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Location-based data mining...

posted Nov 8, 2010, 3:38 PM by Mark Harrison
As we discussed in class last week, location-based marketing is an emerging social media application that promises interesting value to marketers. Consumers submit another layer of data about themselves (in this case, where/when they are geographically) in exchange for some promotion from a merchant. On the surface, this exchange isn't that different from what see in TV/media: in exchange for your attention/time spent viewing advertisements, you gain access to media content.

However, in location-based applications, there is a more implicit tradeoff that consumers may not fully understand. By sharing geo-data with marketers, they are opening up a new layer of data about their lives that can be used for many purposes. Hailey already mentioned in class the "Please Rob Me" site that demonstrates how easily geo-data can be exploited, but if we assume a certain level of security within applications, my concern would be how these applications might resell geo-data to marketing intelligence firms. Behavioral profiling is a big part of marketing, but to what extent are consumers aware of the implicit tradeoff they are making when using location-based services? To some extent, this problem exists in search engines and browsers as well, but I think people have become more aware of it, and to some extent privacy concerns hamper certain policies and tactics (ie, Facebook's Beacon). It seems to me that location-based services may be opening up a pretty big gray area when it comes to profiling and targeting.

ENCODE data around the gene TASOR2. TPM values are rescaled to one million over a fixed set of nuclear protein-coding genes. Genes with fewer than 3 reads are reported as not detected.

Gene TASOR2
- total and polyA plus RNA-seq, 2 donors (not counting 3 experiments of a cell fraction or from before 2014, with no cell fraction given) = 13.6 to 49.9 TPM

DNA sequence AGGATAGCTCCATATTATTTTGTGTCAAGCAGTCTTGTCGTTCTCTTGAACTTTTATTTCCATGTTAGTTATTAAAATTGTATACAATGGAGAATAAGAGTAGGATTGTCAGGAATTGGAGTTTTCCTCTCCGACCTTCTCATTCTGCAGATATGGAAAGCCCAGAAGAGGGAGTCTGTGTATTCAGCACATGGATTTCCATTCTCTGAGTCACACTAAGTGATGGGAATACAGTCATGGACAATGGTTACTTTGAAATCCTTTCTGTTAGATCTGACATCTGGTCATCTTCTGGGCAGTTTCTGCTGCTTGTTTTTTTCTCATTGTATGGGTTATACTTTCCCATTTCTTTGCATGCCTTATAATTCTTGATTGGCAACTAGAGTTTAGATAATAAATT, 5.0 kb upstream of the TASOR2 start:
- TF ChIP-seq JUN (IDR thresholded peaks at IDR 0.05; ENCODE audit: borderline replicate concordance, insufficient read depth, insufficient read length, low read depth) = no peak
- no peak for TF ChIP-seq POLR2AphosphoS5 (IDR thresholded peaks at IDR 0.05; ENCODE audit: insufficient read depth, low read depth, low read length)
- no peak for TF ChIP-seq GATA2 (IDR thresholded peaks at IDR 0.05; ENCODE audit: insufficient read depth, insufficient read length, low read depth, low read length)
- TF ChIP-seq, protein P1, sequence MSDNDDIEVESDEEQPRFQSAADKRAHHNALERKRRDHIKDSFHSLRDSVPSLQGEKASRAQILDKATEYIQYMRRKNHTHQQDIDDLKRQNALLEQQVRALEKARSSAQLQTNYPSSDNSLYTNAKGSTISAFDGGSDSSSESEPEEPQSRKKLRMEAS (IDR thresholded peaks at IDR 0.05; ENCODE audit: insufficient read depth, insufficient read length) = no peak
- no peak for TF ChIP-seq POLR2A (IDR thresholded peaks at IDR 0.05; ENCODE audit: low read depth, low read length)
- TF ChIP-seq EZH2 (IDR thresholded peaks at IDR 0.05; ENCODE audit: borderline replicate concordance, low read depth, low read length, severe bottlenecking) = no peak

-Mark Harrison

Some more background on LBS marketing applications: